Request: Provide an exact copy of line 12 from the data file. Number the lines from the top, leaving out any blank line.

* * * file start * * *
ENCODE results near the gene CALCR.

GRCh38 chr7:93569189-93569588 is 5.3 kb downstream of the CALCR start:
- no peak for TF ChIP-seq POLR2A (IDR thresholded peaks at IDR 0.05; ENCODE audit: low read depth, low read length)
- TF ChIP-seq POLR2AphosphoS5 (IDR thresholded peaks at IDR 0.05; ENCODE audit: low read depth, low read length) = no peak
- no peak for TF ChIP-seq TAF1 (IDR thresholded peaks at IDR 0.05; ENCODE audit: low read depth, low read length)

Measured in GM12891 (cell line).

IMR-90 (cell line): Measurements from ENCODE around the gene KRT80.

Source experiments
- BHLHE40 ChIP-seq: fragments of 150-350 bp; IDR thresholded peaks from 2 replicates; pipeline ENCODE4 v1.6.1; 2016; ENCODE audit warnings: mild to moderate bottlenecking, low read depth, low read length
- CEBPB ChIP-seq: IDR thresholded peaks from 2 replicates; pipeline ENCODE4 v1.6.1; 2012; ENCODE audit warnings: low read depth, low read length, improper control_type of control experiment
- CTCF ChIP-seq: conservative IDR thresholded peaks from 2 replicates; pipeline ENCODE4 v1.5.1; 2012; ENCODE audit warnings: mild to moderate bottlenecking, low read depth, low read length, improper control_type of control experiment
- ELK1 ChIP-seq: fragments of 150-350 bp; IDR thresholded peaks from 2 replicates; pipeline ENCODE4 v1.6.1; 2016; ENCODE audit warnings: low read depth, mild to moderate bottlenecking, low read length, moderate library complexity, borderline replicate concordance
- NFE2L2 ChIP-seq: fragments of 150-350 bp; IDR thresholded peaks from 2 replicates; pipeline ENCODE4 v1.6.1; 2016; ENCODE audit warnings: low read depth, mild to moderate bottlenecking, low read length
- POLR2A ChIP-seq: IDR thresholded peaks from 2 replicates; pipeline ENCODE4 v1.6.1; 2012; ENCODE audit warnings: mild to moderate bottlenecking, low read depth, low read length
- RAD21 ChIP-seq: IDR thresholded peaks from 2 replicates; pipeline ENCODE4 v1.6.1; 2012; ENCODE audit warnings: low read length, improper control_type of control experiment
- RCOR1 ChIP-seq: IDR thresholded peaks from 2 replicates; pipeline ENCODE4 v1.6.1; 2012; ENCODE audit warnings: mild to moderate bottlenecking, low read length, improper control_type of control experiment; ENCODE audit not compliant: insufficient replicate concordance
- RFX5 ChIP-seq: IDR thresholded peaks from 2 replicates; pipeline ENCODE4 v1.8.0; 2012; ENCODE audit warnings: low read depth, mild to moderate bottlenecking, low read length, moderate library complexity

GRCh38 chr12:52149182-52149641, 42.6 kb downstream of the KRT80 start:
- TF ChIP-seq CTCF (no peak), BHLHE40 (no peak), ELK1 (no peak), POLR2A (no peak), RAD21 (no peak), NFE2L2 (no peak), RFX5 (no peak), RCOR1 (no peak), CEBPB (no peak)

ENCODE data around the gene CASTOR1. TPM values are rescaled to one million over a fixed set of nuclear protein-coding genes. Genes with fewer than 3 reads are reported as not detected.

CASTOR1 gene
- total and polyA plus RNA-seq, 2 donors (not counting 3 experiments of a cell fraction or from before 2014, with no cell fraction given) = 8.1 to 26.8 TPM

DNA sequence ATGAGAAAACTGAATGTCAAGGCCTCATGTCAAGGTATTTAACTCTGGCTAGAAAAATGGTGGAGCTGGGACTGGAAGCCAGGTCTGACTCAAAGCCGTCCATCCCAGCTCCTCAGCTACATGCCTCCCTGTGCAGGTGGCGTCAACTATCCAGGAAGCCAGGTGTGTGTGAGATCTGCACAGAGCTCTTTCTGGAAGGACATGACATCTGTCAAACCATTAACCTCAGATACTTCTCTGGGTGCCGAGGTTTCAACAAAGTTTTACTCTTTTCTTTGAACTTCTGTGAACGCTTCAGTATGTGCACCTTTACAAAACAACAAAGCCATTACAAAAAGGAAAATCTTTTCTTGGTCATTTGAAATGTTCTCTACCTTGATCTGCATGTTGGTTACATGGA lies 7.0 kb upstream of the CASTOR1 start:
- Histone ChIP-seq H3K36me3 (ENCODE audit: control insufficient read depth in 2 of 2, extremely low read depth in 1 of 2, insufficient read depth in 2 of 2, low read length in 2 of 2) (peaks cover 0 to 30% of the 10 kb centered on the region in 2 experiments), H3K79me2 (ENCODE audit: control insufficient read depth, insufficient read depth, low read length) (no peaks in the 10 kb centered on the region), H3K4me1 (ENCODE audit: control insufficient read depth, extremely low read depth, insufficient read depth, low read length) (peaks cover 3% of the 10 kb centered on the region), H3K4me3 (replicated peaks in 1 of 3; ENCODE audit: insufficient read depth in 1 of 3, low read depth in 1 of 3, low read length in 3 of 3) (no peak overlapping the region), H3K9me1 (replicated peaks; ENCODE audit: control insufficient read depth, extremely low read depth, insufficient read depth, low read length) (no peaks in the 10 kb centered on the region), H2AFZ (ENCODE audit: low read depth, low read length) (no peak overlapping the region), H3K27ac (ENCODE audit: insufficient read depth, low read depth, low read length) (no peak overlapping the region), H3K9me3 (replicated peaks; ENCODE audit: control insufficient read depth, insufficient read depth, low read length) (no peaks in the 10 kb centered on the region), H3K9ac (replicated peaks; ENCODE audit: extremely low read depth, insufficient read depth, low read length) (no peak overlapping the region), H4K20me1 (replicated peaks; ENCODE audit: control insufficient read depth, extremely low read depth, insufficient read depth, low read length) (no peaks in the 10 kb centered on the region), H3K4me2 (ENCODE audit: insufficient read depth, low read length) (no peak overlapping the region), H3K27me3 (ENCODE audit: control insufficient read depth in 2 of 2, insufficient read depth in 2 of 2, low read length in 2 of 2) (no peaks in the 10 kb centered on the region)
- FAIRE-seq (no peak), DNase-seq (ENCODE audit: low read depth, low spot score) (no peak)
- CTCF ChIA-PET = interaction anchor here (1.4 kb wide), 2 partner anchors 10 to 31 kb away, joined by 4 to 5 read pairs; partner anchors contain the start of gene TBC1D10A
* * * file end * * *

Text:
- ELK1 ChIP-seq: fragments of 150-350 bp; IDR thresholded peaks from 2 replicates; pipeline ENCODE4 v1.6.1; 2016; ENCODE audit warnings: low read depth, mild to moderate bottlenecking, low read length, moderate library complexity, borderline replicate concordance